Journalists across India are increasingly faced by threats and intimidation, according to data shared in the Lok Sabha by the Minister of State. In 2014, 114 cases were registered and some 32 people were arrested. But a logical conclusion remains out of reach.
The attacks range from intimidation by state or mafia, and in some cases are at the behest of powerful politicians or businessmen.
Some noted journalists that suffered violence include Rajdeo Ranjan, 42, a journalist with the Hindustan who was shot dead because he wrote on the Shrikant Bharti case.
Journalists took to the streets in protest, but soon after Rajdeo was murdered, 3 more journalists and others associated with different media houses received hostile treatment by anti-social elements and politicians.
Like other parts of India, attacks on journalists are not new in Bihar where the editor of an English daily was attacked while another was manhandled by the then ruling party MLA in a Patna market place.
Lok Sabha statistics reveal that Uttar Pradesh and Bihar recorded the highest number of assaults on journalists in 2014, i.e. 63 and 22 respectively.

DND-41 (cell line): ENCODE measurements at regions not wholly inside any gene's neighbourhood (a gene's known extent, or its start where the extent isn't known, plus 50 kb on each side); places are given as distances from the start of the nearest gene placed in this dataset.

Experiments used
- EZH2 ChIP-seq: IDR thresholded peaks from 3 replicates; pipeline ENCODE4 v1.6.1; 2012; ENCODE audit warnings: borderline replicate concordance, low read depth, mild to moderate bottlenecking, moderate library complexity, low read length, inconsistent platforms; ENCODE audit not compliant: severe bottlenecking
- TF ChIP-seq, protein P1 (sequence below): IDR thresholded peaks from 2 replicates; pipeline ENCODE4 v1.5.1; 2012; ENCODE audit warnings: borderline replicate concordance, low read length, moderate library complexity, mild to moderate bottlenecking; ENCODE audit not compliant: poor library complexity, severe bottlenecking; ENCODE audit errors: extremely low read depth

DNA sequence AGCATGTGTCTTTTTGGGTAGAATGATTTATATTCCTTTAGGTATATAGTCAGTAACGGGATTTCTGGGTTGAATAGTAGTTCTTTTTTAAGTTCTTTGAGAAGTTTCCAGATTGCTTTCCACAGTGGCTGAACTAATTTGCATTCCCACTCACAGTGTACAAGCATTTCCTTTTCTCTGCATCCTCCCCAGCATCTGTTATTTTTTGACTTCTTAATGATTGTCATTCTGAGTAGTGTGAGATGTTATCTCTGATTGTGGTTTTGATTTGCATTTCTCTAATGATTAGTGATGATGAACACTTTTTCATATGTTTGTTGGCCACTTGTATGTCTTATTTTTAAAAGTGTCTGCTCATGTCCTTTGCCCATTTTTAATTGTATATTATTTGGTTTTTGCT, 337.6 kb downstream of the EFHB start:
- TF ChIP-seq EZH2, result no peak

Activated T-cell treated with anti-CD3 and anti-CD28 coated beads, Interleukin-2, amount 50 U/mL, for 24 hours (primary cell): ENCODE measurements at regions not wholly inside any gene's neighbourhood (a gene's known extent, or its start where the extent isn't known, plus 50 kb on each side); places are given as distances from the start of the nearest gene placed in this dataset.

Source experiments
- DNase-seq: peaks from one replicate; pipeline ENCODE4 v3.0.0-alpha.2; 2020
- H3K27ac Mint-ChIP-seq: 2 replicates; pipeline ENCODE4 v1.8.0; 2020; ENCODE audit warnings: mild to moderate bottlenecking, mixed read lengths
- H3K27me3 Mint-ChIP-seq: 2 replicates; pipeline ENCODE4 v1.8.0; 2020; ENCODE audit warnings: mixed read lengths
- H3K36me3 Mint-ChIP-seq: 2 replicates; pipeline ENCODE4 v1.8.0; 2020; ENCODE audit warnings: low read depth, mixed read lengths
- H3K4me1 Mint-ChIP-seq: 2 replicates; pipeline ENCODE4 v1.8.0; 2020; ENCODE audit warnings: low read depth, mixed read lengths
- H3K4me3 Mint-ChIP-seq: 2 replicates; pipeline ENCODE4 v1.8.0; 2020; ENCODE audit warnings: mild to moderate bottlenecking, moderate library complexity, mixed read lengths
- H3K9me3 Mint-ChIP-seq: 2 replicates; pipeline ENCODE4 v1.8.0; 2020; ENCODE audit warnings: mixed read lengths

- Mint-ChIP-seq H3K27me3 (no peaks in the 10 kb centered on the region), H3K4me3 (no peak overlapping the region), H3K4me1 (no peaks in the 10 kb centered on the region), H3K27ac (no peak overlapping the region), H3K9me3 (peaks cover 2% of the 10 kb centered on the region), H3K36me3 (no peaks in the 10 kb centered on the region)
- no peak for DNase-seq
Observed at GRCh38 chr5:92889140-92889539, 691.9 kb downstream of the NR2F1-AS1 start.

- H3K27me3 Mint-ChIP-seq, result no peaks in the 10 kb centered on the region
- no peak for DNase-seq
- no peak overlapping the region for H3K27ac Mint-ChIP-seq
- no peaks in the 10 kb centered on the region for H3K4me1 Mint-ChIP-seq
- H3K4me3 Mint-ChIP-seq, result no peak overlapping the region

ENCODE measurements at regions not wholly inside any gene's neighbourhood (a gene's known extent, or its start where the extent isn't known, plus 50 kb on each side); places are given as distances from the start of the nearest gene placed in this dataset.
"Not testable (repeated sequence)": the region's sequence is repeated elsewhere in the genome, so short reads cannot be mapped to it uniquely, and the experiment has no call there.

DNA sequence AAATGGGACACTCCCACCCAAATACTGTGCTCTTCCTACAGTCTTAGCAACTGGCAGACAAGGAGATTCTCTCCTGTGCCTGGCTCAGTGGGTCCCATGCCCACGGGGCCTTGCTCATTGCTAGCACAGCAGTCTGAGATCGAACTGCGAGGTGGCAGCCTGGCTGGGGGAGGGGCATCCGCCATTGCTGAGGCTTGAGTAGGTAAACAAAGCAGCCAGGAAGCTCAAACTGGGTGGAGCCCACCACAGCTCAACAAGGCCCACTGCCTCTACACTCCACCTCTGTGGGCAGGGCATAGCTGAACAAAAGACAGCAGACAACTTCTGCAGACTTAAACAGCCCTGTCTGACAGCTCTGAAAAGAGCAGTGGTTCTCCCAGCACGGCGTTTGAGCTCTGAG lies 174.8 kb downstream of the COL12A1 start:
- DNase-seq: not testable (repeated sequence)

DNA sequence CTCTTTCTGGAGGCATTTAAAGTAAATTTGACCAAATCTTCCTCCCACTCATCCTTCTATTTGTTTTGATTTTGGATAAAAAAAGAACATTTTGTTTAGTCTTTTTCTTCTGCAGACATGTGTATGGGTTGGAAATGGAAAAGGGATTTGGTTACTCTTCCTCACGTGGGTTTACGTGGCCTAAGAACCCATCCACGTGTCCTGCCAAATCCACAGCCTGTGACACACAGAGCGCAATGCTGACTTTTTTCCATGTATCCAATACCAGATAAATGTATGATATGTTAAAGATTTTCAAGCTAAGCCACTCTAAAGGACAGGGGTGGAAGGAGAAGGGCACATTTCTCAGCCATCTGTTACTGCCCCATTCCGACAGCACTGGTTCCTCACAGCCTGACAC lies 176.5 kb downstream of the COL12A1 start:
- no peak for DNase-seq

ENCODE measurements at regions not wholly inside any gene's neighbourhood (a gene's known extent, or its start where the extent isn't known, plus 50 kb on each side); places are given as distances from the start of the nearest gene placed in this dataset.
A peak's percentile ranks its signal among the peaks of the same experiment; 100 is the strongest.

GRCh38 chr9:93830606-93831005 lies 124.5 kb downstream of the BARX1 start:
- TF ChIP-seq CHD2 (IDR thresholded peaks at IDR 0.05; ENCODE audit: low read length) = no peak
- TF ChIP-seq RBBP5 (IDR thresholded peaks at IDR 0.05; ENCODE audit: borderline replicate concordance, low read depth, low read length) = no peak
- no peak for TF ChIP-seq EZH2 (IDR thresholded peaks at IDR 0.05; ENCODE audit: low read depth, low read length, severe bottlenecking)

Last year a dozen fatal attacks on journalists took place in UP.
The litany of attacks is astounding particularly as in the majority of the cases, no action is taken against the attackers who remain unidentified, or are just too powerful to be prosecuted. UP accredited Journalist Association head, Siddharth Kalhans says a Journalist Protection Act is the need of the hour, on par with the Whistle Blower Act.
The number of cases of violence is very long list and sadly India’s belief in freedom of the press is now almost a mockery. Brave are the journalists who carry on regardless, doing the work they are assigned to do with diligence and daring.